As in this example, very quickly when he said he was in real-estate, I mentally branded him as someone who helps consumers sell their personal property. I mentally logged his name in my referral database in the event someone I know may need that service. It was not until after my additional questions I understood what his company does.

I offer 10 tips to avoid Branding Backwards in my book,  the first is;

“If you do not state who you are, others in the marketplace will create a mental image of how you may or may not be able to meet their needs”

If you would like to download a free copy of my book you can do so here.

(I want to warn you, I wrote it in the form of a story. I find stories seem to stick with people much more than just stating facts.)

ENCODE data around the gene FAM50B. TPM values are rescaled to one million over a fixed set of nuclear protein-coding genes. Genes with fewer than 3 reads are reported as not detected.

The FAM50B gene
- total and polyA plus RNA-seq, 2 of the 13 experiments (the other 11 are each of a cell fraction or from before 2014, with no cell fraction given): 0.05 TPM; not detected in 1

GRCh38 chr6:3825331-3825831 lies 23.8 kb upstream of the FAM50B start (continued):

How about your company? Can your targeted new customers and or existing customers clearly articulate the problems your product or service can solve for them, or are you branding by default? Over the years I have found it disturbing when I engage with a new sales team how quickly and concisely the salespeople can explain what problems their competitors products solve and do not solve, and yet when asked to describe the products that fill their own commission rice bowls each week they ramble on and on with features, benefits, and how their company is the market leader…and better than….that is not what I asked!

Is your company Branding with intention, or by default?

If I were to ask one of your customers what problems you solve, would they get it right? Would they clearly understand all you solve?

Ask your one of your salespeople today; “What problem does our competitor ________’s product solve for our customers? “

Now ask them “what problem do our products solve?”

Ask people in your market you have never sold to tell you what problems they think you solve…what did they say?

Can you afford for your market to get what problems your company or its specific products and or services solve for them?